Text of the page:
– DMGregory
    Commented Aug 9, 2017 at 18:11
  • \$\begingroup\$ Ok, I guess I was misunderstanding what I read, that makes a lot more sense. That answers my main problem with the algorithm, but I would still like to know why the smoothing group information is ignored. If this information is artist generated, then ignoring it seems like it would lead to results that are not quite what the artist intended. \$\endgroup\$
    – Josiah
    Commented Aug 9, 2017 at 18:15
  • \$\begingroup\$ Where do you think shared and unshared normals come from? ;) \$\endgroup\$
    – DMGregory
    Commented Aug 9, 2017 at 18:16

1 Answer 1


Summarizing the clarifications above as an answer:

There are multiple ways to generate tangent spaces for a mesh, and not all of them agree on the result.

This is a common source of rendering errors in games, where the normal map baking tool generated the texture with respect to one tangent space, and the 3D modelling software or game's mesh importer decided on a different tangent space, leading to mismatches and artifacts, as shown in these examples from the Handplane documentation:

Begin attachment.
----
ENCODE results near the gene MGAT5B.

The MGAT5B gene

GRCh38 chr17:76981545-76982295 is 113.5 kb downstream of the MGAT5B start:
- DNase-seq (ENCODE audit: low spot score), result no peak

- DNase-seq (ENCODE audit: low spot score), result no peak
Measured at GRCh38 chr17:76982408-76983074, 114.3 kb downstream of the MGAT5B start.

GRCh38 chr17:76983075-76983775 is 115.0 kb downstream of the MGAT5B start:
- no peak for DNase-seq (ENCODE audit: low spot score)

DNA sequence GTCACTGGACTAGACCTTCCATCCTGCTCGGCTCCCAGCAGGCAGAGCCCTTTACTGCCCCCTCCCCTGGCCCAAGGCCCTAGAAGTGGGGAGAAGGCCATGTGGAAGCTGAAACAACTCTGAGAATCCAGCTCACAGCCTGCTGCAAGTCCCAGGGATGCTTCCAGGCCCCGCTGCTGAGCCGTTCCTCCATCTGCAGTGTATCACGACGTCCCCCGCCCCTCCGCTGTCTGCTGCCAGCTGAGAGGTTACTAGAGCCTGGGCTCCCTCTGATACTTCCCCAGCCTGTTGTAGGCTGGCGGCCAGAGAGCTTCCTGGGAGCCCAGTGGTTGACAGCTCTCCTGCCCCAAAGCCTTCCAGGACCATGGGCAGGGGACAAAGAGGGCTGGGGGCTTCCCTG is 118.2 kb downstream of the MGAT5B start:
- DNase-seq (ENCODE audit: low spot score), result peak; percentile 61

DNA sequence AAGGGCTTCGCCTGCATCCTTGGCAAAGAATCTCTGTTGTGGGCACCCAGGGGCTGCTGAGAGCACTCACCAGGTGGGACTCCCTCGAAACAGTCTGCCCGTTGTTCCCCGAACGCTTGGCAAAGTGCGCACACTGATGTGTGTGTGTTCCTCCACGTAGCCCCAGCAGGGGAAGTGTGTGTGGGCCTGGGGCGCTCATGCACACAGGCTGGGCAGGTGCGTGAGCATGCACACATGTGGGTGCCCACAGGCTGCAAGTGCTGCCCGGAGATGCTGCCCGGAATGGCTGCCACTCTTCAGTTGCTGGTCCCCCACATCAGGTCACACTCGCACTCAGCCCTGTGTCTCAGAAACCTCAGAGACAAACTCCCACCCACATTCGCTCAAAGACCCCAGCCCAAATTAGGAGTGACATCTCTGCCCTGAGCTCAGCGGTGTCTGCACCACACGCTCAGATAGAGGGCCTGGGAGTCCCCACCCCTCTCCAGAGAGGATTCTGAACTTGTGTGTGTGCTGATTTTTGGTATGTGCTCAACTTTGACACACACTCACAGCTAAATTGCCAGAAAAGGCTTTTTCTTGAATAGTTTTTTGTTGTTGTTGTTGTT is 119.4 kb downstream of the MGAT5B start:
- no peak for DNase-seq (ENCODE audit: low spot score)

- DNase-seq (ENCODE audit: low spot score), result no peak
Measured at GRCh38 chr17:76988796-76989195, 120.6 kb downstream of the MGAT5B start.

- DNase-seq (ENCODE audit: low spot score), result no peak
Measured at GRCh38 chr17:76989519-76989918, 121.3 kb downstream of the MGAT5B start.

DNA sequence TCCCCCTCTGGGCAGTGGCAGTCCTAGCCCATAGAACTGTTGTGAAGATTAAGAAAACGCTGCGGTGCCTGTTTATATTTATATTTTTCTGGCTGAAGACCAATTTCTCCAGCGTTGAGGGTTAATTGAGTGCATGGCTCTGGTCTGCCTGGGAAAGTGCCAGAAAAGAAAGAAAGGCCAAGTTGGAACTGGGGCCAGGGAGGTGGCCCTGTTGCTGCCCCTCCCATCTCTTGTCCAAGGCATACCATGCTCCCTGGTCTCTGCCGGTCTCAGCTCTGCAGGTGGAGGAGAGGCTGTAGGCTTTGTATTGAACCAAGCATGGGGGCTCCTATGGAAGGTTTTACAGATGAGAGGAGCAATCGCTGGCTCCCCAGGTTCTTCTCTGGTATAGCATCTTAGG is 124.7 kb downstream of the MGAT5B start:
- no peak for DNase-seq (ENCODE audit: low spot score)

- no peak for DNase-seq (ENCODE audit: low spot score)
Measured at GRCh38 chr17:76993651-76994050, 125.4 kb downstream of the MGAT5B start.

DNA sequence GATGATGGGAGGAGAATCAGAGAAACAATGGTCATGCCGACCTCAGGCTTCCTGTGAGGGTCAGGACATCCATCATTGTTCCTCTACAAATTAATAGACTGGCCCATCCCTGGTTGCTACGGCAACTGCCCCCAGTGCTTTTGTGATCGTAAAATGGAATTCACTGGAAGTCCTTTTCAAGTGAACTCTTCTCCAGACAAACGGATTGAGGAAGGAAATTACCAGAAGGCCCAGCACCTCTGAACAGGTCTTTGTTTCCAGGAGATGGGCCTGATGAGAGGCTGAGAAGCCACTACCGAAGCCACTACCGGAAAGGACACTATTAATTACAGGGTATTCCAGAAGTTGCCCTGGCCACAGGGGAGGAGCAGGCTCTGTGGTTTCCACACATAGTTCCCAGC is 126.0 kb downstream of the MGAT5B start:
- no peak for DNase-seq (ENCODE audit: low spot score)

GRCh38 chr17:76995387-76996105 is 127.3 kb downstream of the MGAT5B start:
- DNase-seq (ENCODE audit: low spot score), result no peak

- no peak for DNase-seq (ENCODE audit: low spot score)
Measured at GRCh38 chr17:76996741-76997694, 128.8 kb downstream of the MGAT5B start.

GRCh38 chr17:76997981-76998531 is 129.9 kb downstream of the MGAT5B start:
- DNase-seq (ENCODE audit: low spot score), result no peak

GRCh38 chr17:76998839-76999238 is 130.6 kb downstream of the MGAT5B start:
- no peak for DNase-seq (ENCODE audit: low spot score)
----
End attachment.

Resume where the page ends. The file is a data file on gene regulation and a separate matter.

Comparison of an object with matched, and mismatched tangent spaces between the mesh and its normal map

So, we need to pick a standard tangent space to use.

A popular choice is "MikkTSpace" a method for generating tangent spaces that Morten S. Mikkelsen developed as part of his master's thesis. He specifically designed the algorithm to be robust for use by multiple tools in an asset pipeline, so they can independently generate the same tangent basis regardless of quirks like choices of vertex welding or the order of the vertices & faces.